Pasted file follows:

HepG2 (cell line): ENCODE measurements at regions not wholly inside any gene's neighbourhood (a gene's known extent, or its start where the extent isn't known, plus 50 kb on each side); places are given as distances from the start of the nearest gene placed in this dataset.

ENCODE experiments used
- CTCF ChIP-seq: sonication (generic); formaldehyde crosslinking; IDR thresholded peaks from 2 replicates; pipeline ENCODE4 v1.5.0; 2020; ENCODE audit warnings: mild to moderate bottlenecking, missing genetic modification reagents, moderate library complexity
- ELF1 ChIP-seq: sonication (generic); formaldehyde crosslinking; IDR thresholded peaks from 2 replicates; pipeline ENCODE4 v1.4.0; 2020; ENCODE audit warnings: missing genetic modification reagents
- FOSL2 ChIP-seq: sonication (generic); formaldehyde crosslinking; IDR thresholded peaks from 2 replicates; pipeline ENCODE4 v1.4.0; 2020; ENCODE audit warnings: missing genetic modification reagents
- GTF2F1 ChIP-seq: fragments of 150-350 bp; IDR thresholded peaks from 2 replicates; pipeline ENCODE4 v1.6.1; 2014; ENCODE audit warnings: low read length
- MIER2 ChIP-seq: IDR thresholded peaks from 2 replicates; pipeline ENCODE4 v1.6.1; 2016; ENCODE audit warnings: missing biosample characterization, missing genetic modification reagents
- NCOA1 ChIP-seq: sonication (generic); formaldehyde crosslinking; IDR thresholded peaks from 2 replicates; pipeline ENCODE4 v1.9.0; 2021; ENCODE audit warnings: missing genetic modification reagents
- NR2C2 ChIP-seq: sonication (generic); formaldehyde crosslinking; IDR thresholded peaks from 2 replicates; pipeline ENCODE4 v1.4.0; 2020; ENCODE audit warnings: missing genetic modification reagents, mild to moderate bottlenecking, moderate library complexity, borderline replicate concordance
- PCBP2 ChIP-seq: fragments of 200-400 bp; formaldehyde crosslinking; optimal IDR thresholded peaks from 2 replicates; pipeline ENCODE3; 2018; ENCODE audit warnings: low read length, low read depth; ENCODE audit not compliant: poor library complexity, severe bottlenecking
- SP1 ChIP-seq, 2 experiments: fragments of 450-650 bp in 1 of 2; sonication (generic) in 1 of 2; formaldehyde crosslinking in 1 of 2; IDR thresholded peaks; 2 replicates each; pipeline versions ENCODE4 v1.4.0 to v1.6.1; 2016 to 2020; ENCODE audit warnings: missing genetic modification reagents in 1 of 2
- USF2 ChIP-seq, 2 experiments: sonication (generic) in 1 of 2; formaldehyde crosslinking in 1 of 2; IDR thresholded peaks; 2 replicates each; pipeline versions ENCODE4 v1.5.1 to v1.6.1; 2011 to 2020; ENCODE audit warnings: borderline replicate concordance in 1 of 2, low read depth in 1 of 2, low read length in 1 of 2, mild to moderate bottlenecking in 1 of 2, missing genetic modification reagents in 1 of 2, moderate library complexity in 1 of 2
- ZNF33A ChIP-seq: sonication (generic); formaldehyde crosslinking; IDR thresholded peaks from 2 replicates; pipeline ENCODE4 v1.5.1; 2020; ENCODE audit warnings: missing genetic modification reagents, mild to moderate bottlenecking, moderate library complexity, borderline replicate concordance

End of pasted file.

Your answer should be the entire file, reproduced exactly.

HepG2 (cell line): ENCODE measurements at regions not wholly inside any gene's neighbourhood (a gene's known extent, or its start where the extent isn't known, plus 50 kb on each side); places are given as distances from the start of the nearest gene placed in this dataset.

ENCODE experiments used
- CTCF ChIP-seq: sonication (generic); formaldehyde crosslinking; IDR thresholded peaks from 2 replicates; pipeline ENCODE4 v1.5.0; 2020; ENCODE audit warnings: mild to moderate bottlenecking, missing genetic modification reagents, moderate library complexity
- ELF1 ChIP-seq: sonication (generic); formaldehyde crosslinking; IDR thresholded peaks from 2 replicates; pipeline ENCODE4 v1.4.0; 2020; ENCODE audit warnings: missing genetic modification reagents
- FOSL2 ChIP-seq: sonication (generic); formaldehyde crosslinking; IDR thresholded peaks from 2 replicates; pipeline ENCODE4 v1.4.0; 2020; ENCODE audit warnings: missing genetic modification reagents
- GTF2F1 ChIP-seq: fragments of 150-350 bp; IDR thresholded peaks from 2 replicates; pipeline ENCODE4 v1.6.1; 2014; ENCODE audit warnings: low read length
- MIER2 ChIP-seq: IDR thresholded peaks from 2 replicates; pipeline ENCODE4 v1.6.1; 2016; ENCODE audit warnings: missing biosample characterization, missing genetic modification reagents
- NCOA1 ChIP-seq: sonication (generic); formaldehyde crosslinking; IDR thresholded peaks from 2 replicates; pipeline ENCODE4 v1.9.0; 2021; ENCODE audit warnings: missing genetic modification reagents
- NR2C2 ChIP-seq: sonication (generic); formaldehyde crosslinking; IDR thresholded peaks from 2 replicates; pipeline ENCODE4 v1.4.0; 2020; ENCODE audit warnings: missing genetic modification reagents, mild to moderate bottlenecking, moderate library complexity, borderline replicate concordance
- PCBP2 ChIP-seq: fragments of 200-400 bp; formaldehyde crosslinking; optimal IDR thresholded peaks from 2 replicates; pipeline ENCODE3; 2018; ENCODE audit warnings: low read length, low read depth; ENCODE audit not compliant: poor library complexity, severe bottlenecking
- SP1 ChIP-seq, 2 experiments: fragments of 450-650 bp in 1 of 2; sonication (generic) in 1 of 2; formaldehyde crosslinking in 1 of 2; IDR thresholded peaks; 2 replicates each; pipeline versions ENCODE4 v1.4.0 to v1.6.1; 2016 to 2020; ENCODE audit warnings: missing genetic modification reagents in 1 of 2
- USF2 ChIP-seq, 2 experiments: sonication (generic) in 1 of 2; formaldehyde crosslinking in 1 of 2; IDR thresholded peaks; 2 replicates each; pipeline versions ENCODE4 v1.5.1 to v1.6.1; 2011 to 2020; ENCODE audit warnings: borderline replicate concordance in 1 of 2, low read depth in 1 of 2, low read length in 1 of 2, mild to moderate bottlenecking in 1 of 2, missing genetic modification reagents in 1 of 2, moderate library complexity in 1 of 2
- ZNF33A ChIP-seq: sonication (generic); formaldehyde crosslinking; IDR thresholded peaks from 2 replicates; pipeline ENCODE4 v1.5.1; 2020; ENCODE audit warnings: missing genetic modification reagents, mild to moderate bottlenecking, moderate library complexity, borderline replicate concordance